Identifying the needs of the forensic science in the U.S
The Honorable Harry T. Edwards
Senior Circuit Judge and Chief Judge Emeritus
United States Court of Appeals for the D.C. Circuit
With the exception of nuclear DNA analysis, however, no forensic method has been
rigorously shown to have the capacity to consistently, and with a high degree of certainty,
demonstrate a connection between evidence and a specific individual or source. Yet, for years, the courts have been led to believe that disciplines such as fingerprinting stand on par with DNA analysis.
For example, in a decision issued by the Seventh Circuit, the court reported that an FBI fingerprint expert had “testified that the error rate for fingerprint comparison is essentially zero.” In a later decision issued by the Fourth Circuit, that court cited the Seventh Circuit opinion approvingly, noting that an expert from the FBI had testified that the error rate for fingerprint comparison was “essentially zero.” The committee’s report rejects as scientifically implausible any claims that fingerprint analyses have “zero error rates.” A “zero error rate” is a myth in fingerprint analyses and in all other forensic disciplines. That is no surprise, however, because there is no such concept as a zero error rate in good scientific analysis. Of greater concern is the dearth of solid research to establish the limits and measures of performance and to address the impact of the sources of variability and potential bias in most disciplines.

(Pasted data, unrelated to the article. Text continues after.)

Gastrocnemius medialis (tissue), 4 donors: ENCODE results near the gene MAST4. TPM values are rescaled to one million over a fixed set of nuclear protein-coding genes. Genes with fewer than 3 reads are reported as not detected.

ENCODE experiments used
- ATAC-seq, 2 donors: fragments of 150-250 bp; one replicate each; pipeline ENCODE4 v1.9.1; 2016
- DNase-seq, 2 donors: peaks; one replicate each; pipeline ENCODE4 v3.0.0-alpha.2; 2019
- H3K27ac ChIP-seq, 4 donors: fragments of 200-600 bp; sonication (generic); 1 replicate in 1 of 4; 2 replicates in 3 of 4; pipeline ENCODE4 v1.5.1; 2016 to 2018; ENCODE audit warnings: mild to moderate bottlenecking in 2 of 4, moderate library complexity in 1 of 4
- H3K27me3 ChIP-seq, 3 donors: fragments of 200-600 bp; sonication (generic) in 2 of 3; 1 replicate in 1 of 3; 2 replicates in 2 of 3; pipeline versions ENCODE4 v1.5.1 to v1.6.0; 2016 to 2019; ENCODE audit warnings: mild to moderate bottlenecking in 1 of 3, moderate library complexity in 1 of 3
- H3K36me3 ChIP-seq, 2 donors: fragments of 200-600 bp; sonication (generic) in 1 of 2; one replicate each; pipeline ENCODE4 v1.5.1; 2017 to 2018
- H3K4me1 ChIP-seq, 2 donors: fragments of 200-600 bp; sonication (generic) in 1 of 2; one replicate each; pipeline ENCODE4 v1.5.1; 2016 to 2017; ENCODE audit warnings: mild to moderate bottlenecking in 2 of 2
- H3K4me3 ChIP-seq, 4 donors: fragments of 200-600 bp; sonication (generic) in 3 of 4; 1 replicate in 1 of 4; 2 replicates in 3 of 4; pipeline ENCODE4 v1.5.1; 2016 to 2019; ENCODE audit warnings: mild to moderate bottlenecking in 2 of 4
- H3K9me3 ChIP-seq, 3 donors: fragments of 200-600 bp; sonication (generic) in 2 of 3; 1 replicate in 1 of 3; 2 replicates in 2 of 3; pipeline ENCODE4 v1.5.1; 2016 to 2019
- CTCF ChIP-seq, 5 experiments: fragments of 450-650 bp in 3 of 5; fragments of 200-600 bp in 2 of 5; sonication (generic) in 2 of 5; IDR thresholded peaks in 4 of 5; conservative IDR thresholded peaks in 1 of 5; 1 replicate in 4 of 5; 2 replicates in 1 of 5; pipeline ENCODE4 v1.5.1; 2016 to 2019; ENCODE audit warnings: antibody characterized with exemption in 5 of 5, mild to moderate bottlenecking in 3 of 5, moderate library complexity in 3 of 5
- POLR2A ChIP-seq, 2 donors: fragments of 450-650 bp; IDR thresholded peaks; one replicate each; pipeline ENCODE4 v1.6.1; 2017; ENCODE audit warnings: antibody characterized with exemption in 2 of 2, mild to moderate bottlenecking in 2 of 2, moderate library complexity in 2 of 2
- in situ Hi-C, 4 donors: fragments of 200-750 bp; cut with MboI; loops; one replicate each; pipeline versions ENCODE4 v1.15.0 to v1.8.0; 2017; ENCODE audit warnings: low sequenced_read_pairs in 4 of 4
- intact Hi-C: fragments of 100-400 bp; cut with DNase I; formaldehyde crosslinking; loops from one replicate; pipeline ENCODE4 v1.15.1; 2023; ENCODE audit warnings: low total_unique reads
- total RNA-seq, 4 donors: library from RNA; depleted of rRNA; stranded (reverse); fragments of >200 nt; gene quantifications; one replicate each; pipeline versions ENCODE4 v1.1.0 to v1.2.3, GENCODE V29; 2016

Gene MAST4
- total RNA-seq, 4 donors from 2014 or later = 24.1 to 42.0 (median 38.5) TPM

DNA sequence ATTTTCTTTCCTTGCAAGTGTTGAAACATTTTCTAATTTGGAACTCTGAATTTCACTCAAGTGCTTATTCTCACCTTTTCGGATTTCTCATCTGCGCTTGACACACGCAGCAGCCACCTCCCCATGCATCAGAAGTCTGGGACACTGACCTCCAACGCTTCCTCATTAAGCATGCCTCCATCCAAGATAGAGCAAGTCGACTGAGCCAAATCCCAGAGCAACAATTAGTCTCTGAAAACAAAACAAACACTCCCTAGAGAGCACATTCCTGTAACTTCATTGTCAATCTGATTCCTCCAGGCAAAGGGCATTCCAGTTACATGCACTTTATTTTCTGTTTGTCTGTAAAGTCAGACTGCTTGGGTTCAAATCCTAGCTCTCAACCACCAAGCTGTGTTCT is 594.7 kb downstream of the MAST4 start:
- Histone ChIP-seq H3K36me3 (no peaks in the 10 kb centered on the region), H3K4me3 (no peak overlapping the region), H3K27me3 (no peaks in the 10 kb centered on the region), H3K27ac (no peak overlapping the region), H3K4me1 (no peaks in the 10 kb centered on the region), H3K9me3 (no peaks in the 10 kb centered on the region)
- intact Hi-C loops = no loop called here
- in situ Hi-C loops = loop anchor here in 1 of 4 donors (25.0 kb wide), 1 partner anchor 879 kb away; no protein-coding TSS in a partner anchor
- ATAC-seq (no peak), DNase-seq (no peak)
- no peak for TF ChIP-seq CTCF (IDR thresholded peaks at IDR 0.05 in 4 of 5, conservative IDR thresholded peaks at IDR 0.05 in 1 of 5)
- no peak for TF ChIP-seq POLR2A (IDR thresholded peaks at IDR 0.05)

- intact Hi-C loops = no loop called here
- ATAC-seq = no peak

Another serious concern is contextual bias. Some studies have demonstrated that
identification decisions on the same fingerprint can change solely by presenting the print in a different context. In one study, for example, fingerprint examiners were asked to analyze
fingerprints that, unknown to them, they had analyzed previously in their careers.
Contextual biasing was introduced – that is, examiners were told that the “suspect confessed to the crime” or the “suspect was in police custody at the time of the crime.” In one-third of the examinations that included contextual manipulation, the examiners reached conclusions that were different from the results they had previously reached.